The world’s top central bankers acknowledged that inflation, which has spiked higher across many advanced economies this year, could remain elevated for some time — and that though they still expect it to fade as pandemic-related supply disruptions calm, they are carefully watching to make sure that hot price pressures do not become more permanent.Jerome H. Powell, the Federal Reserve chair, spoke Wednesday on a panel alongside Christine Lagarde, president of the European Central Bank; Andrew Bailey, governor of the Bank of England; and Haruhiko Kuroda, head of the Bank of Japan.Mr. Powell noted that while demand was strong in the United States, factory shutdowns and shipping problems were holding back supply, weighing on the economy and pushing inflation above the Fed’s goal of 2 percent on average.“It is frustrating to acknowledge that getting people vaccinated and getting Delta under control, 18 months later, still remains the most important economic policy that we have,” Mr. Powell said. “It is also frustrating to see the bottlenecks and supply chain problems not getting better — in fact, at the margin, apparently getting a little bit worse.”“We see that continuing into next year, probably, and holding inflation up longer than we had thought,” Mr. Powell said.The Fed chair’s comments aligned closely with those of Mr. Bailey and Ms. Lagarde, who also cited uncertainties around persistent supply-chain bottlenecks as a risk.“We’re back from the brink, but not completely out of the woods,” Ms. Lagarde said of the economic rebound. “We still have uncertainty.”She said supply-chain disruptions were accelerating in some sectors, while energy price increases were an area to watch, along with potential new waves of the coronavirus pandemic that might be vaccine-resistant.“Monetary policy can’t solve supply-side shocks,” Mr. Bailey said. “What we have to do is focus on the potential second-round effects from those shortages.”The joint appearance of some of the world’s most powerful economic officials, sponsored by the European Central Bank, came during a turbulent week in financial markets. While stocks were rebounding on Wednesday morning, they had fallen sharply on Tuesday as government bond yields rose. Investors have been shaken by a political standoff over the debt ceiling in the United States, problems in China’s heavily indebted property sector, the reality that global central banks are preparing to dial back economic support and the possibility that recent rapid price gains might last.The burst in inflation has swept Europe and the United States this year as consumer demand booms but factory shutdowns and shipping snarls keep many goods in short supply. Central bankers have consistently argued that those price increases will prove temporary. As businesses adjust to the postpandemic recovery, they say, supply-chain kinks will unravel. And while consumers have been spending down savings stockpiled during the pandemic and padded by government stimulus, those will not last forever.But economic officials have increasingly acknowledged that while they expect the inflationary pop to be temporary, it may last longer than they initially anticipated.In the United States, consumer price inflation came in at 5.3 percent in August, and the Fed’s preferred inflation gauge — the personal consumption expenditures, or P.C.E., index — grew 4.2 percent in the year through July. August P.C.E. data is slated to be released on Friday.Consumer prices are expected to peak “slightly above” 4 percent later this year in Britain, double the central bank’s target.Elsewhere in Europe, inflation is also high, though the jump has not been as large. Euro-area inflation came in at 3 percent in August, the highest reading in roughly a decade. But price gains there are expected to slow more materially over the coming years than in Britain and the United States.Japan is a notable outlier among developed economies, with slow demand and inflation near zero. Weak inflation leaves central banks with less room to help the economy in times of trouble, and can fuel a cycle of economic stagnation, making it a problem.Central bankers in continental Europe, Britain and America have been wrestling with how to respond to the jump in prices. If they overreact to inflation that is temporarily elevated by factors that will soon fade, they could slow labor market recoveries unnecessarily — and may even doom themselves to a future of too-low inflation, much like the situation Japan faces.But if shoppers come to expect consistent inflation amid today’s burst, they may demand higher wages, fueling an upward cycle in prices as businesses try to cover climbing labor costs.Monetary policymakers want to avoid such a situation, which could force them to raise interest rates sharply and spur a serious economic slowdown to tank demand and tame prices.“There’s a tension between our two objectives: maximum employment and price stability,” Mr. Powell said. “Inflation is high, well above target, and yet there appears to be slack in the labor market.”“Managing through that process over the next couple years, I think, is the highest and most important priority, and it’s going to be very challenging,” he added.For now, most top global officials are preaching patience, while moving to gradually reorient their policies away from full-blast economic support. The Fed is preparing a plan to slow its large-scale bond buying, which can keep money pumping through the financial system and lower many types of borrowing costs, even as its policy rate remains at rock bottom. The Bank of England has signaled that policy will need to be tightened soon, and the European Central Bank is slowing its own pandemic-era purchase program.“The historical record is thick with examples of underdoing it,” Mr. Powell said, noting that economic policymakers tend to underestimate economic damage and under-support recoveries. “I think we’ve avoided that this time.” More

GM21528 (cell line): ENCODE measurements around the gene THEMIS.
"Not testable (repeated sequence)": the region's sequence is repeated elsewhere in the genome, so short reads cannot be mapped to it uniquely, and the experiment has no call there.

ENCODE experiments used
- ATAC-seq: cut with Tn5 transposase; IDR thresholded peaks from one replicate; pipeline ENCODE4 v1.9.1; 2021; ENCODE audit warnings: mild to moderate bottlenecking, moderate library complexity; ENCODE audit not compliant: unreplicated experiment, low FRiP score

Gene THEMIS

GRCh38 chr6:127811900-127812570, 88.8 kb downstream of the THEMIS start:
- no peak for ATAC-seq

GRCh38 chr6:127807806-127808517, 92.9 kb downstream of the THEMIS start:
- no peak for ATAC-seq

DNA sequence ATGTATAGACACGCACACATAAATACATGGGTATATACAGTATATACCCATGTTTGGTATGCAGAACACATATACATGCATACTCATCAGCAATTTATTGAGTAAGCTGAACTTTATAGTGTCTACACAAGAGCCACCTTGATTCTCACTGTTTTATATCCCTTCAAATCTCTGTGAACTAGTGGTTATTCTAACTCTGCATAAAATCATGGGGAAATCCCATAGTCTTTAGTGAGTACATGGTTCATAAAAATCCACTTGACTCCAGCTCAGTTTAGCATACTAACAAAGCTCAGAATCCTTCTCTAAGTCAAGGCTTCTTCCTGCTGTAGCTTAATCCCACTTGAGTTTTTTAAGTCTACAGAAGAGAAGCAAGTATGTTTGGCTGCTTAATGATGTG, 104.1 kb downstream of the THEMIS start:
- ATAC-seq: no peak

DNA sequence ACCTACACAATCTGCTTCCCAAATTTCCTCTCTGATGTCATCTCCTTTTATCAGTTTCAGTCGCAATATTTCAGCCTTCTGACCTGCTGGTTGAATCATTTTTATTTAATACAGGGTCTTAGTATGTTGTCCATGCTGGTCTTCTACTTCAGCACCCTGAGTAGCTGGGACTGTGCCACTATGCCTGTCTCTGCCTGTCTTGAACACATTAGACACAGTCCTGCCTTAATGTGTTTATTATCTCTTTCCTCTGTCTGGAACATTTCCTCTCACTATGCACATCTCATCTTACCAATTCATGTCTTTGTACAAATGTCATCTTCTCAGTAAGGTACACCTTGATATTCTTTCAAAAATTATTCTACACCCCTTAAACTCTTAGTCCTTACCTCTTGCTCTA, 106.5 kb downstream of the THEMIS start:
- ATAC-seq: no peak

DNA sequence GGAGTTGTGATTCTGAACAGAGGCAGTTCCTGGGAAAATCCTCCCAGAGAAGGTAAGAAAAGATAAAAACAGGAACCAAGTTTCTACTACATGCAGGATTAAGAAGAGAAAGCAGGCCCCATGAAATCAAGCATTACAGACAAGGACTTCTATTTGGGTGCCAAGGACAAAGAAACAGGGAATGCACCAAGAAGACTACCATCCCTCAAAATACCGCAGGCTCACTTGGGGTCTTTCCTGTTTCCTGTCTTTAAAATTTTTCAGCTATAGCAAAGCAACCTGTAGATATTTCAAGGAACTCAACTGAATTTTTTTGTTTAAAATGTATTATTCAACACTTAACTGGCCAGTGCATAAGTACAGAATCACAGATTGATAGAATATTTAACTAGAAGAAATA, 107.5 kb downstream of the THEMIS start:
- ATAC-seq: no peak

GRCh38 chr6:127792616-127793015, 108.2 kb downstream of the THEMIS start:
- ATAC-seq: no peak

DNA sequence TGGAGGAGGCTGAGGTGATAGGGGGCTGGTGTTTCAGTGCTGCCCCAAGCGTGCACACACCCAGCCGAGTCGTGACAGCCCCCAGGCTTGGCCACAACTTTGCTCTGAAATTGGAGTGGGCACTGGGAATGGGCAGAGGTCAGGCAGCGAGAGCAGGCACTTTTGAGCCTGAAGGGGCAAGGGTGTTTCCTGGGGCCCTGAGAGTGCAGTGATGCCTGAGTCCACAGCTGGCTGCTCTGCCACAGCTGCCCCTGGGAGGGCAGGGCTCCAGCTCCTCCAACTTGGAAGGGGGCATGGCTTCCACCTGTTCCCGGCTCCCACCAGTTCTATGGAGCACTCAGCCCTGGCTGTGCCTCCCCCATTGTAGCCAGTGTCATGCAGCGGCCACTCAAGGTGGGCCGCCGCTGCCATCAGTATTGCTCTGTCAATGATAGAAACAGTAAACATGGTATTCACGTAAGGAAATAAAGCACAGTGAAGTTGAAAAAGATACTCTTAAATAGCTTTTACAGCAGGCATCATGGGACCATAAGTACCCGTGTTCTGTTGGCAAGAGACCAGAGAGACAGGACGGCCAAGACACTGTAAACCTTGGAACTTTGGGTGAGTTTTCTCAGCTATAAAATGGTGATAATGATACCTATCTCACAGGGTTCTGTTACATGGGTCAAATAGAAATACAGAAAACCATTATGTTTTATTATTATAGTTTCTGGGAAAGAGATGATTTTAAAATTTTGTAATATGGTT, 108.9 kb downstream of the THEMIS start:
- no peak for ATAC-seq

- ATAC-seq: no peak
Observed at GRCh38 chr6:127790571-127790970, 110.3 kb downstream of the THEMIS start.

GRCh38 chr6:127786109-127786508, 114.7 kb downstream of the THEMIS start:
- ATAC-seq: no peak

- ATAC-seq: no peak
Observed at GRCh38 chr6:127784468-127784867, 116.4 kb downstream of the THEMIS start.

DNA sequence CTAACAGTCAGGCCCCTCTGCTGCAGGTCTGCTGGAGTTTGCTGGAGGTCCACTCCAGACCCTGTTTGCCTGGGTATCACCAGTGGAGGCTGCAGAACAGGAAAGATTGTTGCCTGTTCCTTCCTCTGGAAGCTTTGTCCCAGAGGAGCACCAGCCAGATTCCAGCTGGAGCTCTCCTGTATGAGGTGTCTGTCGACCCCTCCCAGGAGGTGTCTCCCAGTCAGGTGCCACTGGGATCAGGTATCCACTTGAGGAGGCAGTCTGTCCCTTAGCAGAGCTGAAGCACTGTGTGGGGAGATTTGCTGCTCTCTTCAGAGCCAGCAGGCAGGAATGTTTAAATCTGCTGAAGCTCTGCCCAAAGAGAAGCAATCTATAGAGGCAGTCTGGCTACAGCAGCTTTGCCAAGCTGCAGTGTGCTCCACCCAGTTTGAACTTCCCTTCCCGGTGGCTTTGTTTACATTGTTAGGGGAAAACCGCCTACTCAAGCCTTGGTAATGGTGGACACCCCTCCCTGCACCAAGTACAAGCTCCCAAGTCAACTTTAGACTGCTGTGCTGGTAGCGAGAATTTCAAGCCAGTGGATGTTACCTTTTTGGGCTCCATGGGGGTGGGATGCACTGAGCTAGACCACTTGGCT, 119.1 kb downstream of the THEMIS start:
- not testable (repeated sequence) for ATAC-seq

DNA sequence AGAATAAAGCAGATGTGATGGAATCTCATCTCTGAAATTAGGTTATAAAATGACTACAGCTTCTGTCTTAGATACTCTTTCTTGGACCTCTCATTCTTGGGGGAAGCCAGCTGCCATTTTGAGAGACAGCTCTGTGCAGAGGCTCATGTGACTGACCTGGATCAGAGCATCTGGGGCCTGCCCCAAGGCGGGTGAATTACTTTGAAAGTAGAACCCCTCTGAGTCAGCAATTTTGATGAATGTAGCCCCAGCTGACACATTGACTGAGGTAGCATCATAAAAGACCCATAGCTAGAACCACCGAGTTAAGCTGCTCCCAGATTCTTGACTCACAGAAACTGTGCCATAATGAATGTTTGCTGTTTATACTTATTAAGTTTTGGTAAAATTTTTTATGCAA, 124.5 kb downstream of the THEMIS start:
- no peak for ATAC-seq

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    Elizabeth Warren Calls Jerome Powell a ‘Dangerous Man’